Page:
With cyber crime, everyone is at risk of being found guilty

Cyber crime

Cyber crime, the Australian Federal Police refer to it as “fighting the invisible”. Last year I began transitioning my almost 20 year career as an IT Professional to a lawyer specialising in cyber crime. On top of my university workload, I spend a lot of time reading legal journals, case law and pretty much anything to do with the law. I’m also lucky enough to have lots of relationships with practising lawyers & barristers which has given me exposure to more than just academic materials.

When I speak to people about my new career, I often get asked the question “Is there much work in the area of cyber crime?”. YES! There are more devices connected to the internet than people on the planet. It’s much more cost effective to cause damage electronically than it is to use traditional means. A mobile phone can be much more powerful than 1,000 troops on the field with unlimited artillery support. Don’t believe me? Research the computer worm Stuxnet.

The weakest link with your privacy or IT security is the human element. Using simple passwords, writing them down on your monitor or treating a password like a family portrait. Let’s just say your privacy and security DOES NOT exist. We are living in an era where cyber warfare is occurring everywhere, even in Rockhampton. If you are an owner of a retail shop and you are providing free wifi to your customers, you are at serious risk of breaking the law and possibly evening facing imprisonment.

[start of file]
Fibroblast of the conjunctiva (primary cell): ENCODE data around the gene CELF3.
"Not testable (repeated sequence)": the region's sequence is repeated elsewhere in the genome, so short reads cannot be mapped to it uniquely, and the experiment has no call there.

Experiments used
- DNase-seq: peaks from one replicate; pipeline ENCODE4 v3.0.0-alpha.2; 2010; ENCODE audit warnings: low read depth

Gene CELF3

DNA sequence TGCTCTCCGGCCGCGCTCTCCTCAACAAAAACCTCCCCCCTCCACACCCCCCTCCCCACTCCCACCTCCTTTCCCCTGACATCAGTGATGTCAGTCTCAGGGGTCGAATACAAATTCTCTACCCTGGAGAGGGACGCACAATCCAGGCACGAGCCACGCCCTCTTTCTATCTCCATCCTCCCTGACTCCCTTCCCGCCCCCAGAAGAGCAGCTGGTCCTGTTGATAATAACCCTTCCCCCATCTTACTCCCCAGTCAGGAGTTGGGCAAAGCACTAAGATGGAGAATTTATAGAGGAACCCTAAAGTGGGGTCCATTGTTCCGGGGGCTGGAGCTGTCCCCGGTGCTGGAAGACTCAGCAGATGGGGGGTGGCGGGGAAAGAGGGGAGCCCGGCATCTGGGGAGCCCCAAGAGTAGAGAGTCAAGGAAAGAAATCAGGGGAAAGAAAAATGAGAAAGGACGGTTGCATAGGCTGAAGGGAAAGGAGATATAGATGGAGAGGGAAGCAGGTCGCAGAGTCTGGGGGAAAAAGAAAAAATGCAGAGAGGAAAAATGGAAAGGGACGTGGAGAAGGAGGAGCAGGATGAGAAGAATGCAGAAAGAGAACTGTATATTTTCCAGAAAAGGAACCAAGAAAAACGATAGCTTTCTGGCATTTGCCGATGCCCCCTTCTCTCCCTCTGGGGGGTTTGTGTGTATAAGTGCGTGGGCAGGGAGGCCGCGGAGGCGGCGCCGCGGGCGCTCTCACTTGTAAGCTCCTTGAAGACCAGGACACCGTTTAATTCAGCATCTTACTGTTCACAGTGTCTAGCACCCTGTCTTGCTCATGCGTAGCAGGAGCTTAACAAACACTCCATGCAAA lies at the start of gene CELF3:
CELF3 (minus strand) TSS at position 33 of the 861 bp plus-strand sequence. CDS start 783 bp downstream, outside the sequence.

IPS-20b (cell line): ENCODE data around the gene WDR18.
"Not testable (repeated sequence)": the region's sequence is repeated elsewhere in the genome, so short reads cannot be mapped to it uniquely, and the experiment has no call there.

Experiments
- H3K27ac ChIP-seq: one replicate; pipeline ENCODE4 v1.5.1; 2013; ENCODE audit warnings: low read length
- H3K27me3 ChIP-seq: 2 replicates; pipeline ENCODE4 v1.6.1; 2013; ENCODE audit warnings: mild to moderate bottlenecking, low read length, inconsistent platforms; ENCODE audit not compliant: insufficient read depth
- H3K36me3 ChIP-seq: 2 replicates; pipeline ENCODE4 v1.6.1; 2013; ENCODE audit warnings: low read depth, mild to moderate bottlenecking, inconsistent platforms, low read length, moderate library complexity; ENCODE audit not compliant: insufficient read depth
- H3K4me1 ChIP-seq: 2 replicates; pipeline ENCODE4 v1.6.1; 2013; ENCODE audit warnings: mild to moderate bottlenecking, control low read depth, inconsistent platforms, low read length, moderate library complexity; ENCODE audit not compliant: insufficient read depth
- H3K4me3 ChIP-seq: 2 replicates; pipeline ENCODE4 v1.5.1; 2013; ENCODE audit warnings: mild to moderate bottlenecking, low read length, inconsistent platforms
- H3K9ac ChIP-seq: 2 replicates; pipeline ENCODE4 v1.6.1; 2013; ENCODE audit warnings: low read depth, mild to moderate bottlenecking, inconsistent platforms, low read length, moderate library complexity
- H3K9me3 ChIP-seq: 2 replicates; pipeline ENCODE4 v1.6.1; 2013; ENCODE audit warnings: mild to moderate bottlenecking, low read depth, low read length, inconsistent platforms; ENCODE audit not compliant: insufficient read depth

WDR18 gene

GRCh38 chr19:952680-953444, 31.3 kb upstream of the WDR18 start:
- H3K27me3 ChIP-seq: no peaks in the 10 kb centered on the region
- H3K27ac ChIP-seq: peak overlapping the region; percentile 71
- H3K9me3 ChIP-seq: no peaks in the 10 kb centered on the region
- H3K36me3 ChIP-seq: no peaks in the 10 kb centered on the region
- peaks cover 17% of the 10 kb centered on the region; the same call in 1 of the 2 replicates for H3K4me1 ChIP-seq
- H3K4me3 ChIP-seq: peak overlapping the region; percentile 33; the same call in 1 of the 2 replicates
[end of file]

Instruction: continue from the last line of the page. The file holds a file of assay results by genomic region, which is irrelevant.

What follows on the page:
From civilians to law enforcement agencies, lawyers and even Judges, DO NOT understand cyber crime. The problem is, ignorance is not a legal defence and ignorance by law enforcement officials can cost you thousands of dollars in legal fees and possibly even a wrongful conviction.

If the Queensland Police Service, Department of Justice or even a Judge is reading this and they don’t believe me, I suggest you contact me because I will show you. The Queensland Police Service is solely responsible for what I would consider “malicious prosecutions” in the area of cyber crime. Not only that, but the real criminals, the ones who have provided you with false police statements, fabricated evidence and are now perverting the course of justice by not participating in depositions, are the ones who belong in jail. In the interest of the public and justice, law enforcement need to understand cyber crime BEYOND REASONABLE DOUBT but until then ANYBODY can be found GUILTY.

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